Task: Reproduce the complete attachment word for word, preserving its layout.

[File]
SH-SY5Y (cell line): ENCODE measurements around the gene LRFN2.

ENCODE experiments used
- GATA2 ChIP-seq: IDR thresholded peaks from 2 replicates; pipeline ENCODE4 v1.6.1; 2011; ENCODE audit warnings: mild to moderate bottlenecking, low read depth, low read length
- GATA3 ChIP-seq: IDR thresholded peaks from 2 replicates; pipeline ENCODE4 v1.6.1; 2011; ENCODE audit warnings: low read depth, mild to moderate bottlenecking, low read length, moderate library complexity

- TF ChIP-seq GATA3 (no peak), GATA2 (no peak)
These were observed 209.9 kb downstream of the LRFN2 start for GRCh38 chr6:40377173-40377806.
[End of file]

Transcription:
SH-SY5Y (cell line): ENCODE measurements around the gene LRFN2.

ENCODE experiments used
- GATA2 ChIP-seq: IDR thresholded peaks from 2 replicates; pipeline ENCODE4 v1.6.1; 2011; ENCODE audit warnings: mild to moderate bottlenecking, low read depth, low read length
- GATA3 ChIP-seq: IDR thresholded peaks from 2 replicates; pipeline ENCODE4 v1.6.1; 2011; ENCODE audit warnings: low read depth, mild to moderate bottlenecking, low read length, moderate library complexity

- TF ChIP-seq GATA3 (no peak), GATA2 (no peak)
These were observed 209.9 kb downstream of the LRFN2 start for GRCh38 chr6:40377173-40377806.